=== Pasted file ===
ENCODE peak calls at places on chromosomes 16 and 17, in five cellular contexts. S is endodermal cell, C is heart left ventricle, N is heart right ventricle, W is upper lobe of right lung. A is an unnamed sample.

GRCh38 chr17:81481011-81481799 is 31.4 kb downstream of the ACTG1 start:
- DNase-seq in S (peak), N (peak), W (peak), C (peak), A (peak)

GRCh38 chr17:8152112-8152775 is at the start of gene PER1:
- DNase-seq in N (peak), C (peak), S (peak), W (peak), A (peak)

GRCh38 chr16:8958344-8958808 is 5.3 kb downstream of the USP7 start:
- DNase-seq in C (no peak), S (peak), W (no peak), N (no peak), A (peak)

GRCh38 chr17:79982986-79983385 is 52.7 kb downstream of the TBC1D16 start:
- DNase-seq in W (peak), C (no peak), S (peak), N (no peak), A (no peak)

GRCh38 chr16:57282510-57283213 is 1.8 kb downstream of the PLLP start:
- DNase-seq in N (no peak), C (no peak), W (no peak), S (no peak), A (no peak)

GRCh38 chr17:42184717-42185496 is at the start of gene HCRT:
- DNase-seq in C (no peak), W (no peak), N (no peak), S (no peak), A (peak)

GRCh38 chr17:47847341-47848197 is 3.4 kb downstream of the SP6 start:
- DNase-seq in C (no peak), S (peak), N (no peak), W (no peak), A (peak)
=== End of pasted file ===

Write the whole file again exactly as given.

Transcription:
ENCODE peak calls at places on chromosomes 16 and 17, in five cellular contexts. S is endodermal cell, C is heart left ventricle, N is heart right ventricle, W is upper lobe of right lung. A is an unnamed sample.

GRCh38 chr17:81481011-81481799 is 31.4 kb downstream of the ACTG1 start:
- DNase-seq in S (peak), N (peak), W (peak), C (peak), A (peak)

GRCh38 chr17:8152112-8152775 is at the start of gene PER1:
- DNase-seq in N (peak), C (peak), S (peak), W (peak), A (peak)

GRCh38 chr16:8958344-8958808 is 5.3 kb downstream of the USP7 start:
- DNase-seq in C (no peak), S (peak), W (no peak), N (no peak), A (peak)

GRCh38 chr17:79982986-79983385 is 52.7 kb downstream of the TBC1D16 start:
- DNase-seq in W (peak), C (no peak), S (peak), N (no peak), A (no peak)

GRCh38 chr16:57282510-57283213 is 1.8 kb downstream of the PLLP start:
- DNase-seq in N (no peak), C (no peak), W (no peak), S (no peak), A (no peak)

GRCh38 chr17:42184717-42185496 is at the start of gene HCRT:
- DNase-seq in C (no peak), W (no peak), N (no peak), S (no peak), A (peak)

GRCh38 chr17:47847341-47848197 is 3.4 kb downstream of the SP6 start:
- DNase-seq in C (no peak), S (peak), N (no peak), W (no peak), A (peak)